Eastern tailed-blue

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Eastern tailed-blue
Eastern Tailed-blue.jpg
Eastern Tailed-blue, female, FWG.jpg

Secure (NatureServe)[1]
Scientific classification edit
Kingdom: Animalia
Phylum: Arthropoda
Class: Insecta
Order: Lepidoptera
Family: Lycaenidae
Genus: Cupido
C. comyntas
Binomial name
Cupido comyntas
(Godart, [1824])
  • Polyommatus comyntas
  • Everes comyntas
  • Lycaena comyntas
Ventral view

The eastern tailed-blue or eastern tailed blue (Cupido comyntas), also known as Everes comyntas,[3] is a common butterfly of eastern North America. It is a small butterfly that is distinguished from other blues in its range by the small thin tail.[4]


Males are blue on the upperside of their wings while females are lighter blue to brown or charcoal in coloring, but there are also varieties of purple and pink found in both sexes.[5] The underside coloration ranges from bluish white to tan. There are two or three (outermost one often faint) black to orange chevron-shaped spots on the rear of the hindwings and a trailing tail off the innermost of the spots. The butterfly is 21 to 29 mm (0.83 to 1.14 in) wide with wings outstretched and slightly shorter in length.[6]

Cupido comyntas museum specimens

Eastern tailed-blue larvae feed on various legumes and are known to secrete a substance which is favored by some ant species. The ant in turn protects the larva of the butterfly from other predators.


The butterfly is common across eastern North America, and is found as far south as Central America. The Great Plains form a habitat boundary between the eastern and the much less common but similar western tailed-blue butterfly. The central section of California and portions of the states of Oregon and Washington also has eastern tailed blues, which likely adapted to the habitat after being brought there inadvertently by man. The species is virtually absent from the Rocky Mountain region. It is often found in sunny open habitat.[5]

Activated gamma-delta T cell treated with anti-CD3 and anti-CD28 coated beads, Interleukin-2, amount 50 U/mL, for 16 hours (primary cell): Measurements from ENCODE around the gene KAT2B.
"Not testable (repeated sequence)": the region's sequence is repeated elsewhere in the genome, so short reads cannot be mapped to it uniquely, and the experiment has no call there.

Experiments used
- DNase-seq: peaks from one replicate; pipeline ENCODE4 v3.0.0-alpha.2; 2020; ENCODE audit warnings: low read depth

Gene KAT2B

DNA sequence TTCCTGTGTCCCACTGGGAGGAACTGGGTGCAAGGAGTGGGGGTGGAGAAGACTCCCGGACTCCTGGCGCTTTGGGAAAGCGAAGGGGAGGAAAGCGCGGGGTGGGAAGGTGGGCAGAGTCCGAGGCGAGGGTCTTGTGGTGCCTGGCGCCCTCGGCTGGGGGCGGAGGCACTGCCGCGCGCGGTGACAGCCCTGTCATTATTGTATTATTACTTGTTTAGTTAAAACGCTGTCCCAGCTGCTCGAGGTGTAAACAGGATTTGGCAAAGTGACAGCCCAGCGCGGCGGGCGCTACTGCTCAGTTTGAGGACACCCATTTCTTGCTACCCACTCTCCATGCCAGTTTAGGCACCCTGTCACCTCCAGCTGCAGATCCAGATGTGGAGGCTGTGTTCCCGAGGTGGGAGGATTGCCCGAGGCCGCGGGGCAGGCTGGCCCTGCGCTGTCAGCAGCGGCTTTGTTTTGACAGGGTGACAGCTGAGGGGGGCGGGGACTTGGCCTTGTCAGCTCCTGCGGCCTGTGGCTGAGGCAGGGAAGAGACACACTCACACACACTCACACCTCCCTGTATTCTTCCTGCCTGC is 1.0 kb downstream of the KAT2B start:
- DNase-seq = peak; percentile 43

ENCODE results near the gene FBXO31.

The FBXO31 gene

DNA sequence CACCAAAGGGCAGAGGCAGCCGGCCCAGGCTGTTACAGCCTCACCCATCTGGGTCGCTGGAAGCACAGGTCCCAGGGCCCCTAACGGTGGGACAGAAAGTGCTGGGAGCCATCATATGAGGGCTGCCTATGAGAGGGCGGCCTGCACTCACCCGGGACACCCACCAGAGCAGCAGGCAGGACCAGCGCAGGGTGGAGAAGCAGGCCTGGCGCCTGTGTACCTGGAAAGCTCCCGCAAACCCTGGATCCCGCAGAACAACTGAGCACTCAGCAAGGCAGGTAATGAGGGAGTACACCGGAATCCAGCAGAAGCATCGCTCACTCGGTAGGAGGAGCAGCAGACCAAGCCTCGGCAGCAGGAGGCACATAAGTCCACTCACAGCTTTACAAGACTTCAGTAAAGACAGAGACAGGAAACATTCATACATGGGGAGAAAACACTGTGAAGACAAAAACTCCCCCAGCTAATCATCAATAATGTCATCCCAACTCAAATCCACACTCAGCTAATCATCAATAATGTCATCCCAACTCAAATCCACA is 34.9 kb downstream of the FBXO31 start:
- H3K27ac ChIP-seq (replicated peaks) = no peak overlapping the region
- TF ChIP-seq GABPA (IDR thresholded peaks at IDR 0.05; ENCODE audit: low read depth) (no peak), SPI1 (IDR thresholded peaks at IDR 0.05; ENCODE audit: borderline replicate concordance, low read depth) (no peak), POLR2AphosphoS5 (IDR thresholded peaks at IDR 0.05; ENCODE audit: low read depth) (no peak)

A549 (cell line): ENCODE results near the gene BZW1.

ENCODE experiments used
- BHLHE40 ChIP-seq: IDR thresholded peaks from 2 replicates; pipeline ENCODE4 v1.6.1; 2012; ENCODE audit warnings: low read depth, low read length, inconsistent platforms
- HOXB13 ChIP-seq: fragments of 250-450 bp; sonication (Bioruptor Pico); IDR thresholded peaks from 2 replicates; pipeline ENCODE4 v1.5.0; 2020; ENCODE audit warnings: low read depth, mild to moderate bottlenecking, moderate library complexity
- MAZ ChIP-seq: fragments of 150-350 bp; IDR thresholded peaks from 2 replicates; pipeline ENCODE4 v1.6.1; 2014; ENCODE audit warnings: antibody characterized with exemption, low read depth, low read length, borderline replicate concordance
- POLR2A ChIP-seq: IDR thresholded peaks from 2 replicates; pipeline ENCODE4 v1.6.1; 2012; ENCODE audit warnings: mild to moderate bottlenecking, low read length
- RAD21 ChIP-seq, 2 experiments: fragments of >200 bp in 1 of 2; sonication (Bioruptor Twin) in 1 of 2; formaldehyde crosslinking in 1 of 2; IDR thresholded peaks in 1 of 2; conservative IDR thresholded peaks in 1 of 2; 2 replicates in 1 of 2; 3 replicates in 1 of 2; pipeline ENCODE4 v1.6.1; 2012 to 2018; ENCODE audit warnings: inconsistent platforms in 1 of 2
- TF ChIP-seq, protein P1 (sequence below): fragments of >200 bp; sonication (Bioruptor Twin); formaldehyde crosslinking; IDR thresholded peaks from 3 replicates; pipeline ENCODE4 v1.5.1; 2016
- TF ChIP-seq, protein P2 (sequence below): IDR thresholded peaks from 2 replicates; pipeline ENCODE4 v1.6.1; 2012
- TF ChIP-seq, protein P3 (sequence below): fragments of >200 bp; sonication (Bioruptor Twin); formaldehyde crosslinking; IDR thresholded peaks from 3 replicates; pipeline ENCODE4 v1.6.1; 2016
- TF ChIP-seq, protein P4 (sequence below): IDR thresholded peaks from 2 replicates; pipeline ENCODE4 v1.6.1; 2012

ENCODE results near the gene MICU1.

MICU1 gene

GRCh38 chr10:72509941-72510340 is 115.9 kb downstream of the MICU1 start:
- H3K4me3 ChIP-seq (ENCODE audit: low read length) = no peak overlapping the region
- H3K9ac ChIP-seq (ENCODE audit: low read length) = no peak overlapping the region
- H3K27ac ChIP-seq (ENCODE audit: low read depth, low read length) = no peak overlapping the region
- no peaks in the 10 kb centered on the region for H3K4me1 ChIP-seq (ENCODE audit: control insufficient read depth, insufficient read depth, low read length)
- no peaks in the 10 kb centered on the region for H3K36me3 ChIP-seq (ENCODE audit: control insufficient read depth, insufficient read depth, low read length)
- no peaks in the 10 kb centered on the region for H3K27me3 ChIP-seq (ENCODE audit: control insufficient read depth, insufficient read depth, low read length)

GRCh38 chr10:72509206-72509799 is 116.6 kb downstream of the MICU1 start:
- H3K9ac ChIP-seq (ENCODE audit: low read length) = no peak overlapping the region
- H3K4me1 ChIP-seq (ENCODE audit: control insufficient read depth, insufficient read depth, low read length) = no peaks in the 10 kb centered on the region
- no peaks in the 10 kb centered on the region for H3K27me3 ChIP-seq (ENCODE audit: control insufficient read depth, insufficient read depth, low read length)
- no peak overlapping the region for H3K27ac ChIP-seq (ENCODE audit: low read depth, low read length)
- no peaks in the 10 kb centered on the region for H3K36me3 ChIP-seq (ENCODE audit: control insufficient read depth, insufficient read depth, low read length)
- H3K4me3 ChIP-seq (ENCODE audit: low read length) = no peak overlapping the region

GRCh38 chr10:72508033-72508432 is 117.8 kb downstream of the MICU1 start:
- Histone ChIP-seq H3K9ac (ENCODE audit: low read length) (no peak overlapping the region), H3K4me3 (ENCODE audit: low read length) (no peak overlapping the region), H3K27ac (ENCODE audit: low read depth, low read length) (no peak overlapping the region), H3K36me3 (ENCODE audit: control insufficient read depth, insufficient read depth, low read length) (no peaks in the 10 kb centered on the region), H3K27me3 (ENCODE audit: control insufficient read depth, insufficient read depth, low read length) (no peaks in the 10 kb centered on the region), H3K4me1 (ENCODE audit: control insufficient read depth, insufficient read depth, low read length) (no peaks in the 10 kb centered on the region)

Host plants[edit]

The caterpillars feed on the seeds and flowers, and sometimes the leaves, of various legumes, including vetches and clover.[4]

References cited[edit]

  1. ^ "NatureServe Explorer 2.0 Cupido comyntas Eastern Tailed-Blue". explorer.natureserve.org. Retrieved 20 September 2020.
  2. ^ "Cupido comyntas (Godart, [1824])". Insecta.pro. Retrieved February 5, 2020.
  3. ^ Eastern Tailed Blue, Butterflies of Canada
  4. ^ a b Hall, Peter W.; Jones, Colin D.; Guidotti, Antonia; Hubley, Brad (2014). The ROM Field Guide to the Butterflies of Ontario. Toronto, Canada: Royal Ontario Museum. pp. 204–205. ISBN 978-0-88854-497-1.
  5. ^ a b Lotts, Kelly & Naberhaus, Thomas (2017). "Eastern Tailed-Blue Cupido comyntas (Godart, [1824])". Butterflies and Moths of North America. Retrieved February 5, 2020.
  6. ^ Glassberg, Jeffrey (2001). Butterflies of North America. New York: Sterling. ISBN 0-7607-5865-4.

External links[edit]